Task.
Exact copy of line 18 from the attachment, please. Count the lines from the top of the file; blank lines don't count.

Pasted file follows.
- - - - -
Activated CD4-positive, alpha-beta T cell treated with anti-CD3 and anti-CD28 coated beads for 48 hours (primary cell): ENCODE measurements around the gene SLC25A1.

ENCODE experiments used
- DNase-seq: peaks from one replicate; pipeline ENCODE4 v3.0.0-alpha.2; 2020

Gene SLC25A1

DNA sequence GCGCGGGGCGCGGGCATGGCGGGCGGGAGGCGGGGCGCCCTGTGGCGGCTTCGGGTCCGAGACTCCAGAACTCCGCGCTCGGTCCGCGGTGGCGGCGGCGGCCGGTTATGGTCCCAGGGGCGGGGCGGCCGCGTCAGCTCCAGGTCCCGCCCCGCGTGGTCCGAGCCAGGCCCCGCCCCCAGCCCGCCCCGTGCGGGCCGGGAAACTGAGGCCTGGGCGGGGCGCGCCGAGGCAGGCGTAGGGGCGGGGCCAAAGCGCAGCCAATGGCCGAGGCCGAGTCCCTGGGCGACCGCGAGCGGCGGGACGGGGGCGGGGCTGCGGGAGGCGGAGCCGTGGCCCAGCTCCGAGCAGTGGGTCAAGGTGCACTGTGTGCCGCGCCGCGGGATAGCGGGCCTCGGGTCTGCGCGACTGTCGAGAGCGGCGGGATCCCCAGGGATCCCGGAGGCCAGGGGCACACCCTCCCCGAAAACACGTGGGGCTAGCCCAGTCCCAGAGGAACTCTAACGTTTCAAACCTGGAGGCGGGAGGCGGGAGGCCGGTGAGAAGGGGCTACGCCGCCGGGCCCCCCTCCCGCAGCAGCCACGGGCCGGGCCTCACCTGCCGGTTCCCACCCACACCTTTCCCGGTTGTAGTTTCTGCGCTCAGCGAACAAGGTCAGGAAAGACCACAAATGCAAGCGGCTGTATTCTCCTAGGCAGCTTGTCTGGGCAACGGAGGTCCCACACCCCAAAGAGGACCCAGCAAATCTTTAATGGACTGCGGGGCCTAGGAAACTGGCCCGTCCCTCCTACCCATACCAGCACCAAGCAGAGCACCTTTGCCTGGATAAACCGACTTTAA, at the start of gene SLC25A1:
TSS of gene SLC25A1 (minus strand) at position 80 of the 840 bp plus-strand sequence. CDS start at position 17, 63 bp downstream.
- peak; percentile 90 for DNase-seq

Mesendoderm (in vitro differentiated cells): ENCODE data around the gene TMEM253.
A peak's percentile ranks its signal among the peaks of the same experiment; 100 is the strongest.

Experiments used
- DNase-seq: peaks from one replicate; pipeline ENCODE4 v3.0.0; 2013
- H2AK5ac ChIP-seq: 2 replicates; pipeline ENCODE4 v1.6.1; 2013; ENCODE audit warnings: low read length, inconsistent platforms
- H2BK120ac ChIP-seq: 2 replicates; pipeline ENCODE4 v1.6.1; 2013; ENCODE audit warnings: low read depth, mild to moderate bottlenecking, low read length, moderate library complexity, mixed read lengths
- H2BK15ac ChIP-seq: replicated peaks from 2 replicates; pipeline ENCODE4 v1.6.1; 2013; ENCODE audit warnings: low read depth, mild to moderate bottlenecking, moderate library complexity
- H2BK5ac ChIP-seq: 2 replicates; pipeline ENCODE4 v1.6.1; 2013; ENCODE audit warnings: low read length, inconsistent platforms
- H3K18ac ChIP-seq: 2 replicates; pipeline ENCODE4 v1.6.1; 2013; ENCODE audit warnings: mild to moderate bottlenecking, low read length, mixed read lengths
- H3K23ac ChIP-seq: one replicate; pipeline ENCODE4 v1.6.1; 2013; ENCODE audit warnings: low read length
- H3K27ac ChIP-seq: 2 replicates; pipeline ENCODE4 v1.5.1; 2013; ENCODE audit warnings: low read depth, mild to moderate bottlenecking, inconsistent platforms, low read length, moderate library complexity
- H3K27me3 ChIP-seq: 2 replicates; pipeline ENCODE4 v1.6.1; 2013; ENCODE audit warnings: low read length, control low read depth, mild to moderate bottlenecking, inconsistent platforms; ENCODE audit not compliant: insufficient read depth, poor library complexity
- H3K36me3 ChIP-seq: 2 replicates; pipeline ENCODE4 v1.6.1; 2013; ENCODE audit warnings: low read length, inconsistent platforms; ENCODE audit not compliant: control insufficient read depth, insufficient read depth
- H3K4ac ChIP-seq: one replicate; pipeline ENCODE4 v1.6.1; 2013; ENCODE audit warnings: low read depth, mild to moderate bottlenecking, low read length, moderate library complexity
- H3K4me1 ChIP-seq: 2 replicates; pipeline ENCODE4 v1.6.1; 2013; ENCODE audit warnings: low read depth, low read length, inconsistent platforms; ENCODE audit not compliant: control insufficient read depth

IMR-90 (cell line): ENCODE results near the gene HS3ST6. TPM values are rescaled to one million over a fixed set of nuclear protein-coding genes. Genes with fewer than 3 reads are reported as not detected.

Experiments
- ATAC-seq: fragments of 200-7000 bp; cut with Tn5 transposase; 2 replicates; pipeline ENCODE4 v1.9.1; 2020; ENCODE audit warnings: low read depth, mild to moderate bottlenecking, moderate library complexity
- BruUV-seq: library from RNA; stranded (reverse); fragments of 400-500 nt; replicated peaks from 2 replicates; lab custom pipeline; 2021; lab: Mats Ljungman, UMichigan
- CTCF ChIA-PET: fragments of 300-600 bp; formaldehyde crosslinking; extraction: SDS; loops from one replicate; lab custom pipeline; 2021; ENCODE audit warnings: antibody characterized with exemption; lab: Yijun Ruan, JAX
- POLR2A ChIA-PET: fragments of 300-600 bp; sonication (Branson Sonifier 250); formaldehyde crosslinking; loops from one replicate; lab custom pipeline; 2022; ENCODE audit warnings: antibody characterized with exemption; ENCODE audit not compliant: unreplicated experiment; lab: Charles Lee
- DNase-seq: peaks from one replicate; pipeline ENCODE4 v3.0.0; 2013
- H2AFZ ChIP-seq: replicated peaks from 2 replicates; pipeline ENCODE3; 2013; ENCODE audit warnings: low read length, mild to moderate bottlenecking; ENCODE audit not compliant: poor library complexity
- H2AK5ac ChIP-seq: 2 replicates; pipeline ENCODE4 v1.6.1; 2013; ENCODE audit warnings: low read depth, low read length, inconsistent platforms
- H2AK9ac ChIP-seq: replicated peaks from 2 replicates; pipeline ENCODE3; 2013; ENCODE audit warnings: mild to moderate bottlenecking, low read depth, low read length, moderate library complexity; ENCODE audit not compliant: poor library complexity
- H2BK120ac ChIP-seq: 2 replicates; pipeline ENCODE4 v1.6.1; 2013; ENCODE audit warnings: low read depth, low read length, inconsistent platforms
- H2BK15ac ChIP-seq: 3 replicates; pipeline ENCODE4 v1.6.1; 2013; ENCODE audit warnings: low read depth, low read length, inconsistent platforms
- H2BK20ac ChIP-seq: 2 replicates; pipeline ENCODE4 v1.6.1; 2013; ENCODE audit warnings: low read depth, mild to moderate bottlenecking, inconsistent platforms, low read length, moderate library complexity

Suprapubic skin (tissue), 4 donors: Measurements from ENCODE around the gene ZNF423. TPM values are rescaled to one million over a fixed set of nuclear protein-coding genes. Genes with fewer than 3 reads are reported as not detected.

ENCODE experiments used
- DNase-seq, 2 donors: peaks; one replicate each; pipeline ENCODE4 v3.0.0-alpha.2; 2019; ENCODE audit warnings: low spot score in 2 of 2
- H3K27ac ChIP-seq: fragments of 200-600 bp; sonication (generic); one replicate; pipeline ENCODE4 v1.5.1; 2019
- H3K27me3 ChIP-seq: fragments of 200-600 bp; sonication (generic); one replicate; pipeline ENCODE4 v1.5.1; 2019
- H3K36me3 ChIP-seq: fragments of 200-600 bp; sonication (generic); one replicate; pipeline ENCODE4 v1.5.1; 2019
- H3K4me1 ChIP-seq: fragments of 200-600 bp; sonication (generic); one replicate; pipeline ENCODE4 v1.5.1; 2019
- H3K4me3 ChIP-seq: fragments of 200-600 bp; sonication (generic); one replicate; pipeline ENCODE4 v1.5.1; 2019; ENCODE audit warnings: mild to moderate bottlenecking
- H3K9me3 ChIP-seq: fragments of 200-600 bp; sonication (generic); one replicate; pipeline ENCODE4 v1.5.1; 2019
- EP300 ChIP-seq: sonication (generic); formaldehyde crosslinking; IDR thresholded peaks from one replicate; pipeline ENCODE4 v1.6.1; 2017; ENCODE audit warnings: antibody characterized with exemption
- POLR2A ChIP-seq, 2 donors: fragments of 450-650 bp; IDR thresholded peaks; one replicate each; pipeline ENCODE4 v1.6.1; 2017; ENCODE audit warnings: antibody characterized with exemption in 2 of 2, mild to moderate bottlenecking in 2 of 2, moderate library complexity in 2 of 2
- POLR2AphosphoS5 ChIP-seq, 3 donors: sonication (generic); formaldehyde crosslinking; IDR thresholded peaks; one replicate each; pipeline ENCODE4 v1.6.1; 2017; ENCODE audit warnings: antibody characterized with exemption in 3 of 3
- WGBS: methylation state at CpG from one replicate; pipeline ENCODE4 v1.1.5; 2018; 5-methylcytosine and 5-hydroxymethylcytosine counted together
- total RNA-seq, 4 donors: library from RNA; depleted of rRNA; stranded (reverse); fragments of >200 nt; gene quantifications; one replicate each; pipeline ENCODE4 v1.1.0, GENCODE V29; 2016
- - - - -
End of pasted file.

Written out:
- H3K27ac ChIP-seq: 2 replicates; pipeline ENCODE4 v1.5.1; 2013; ENCODE audit warnings: low read depth, mild to moderate bottlenecking, inconsistent platforms, low read length, moderate library complexity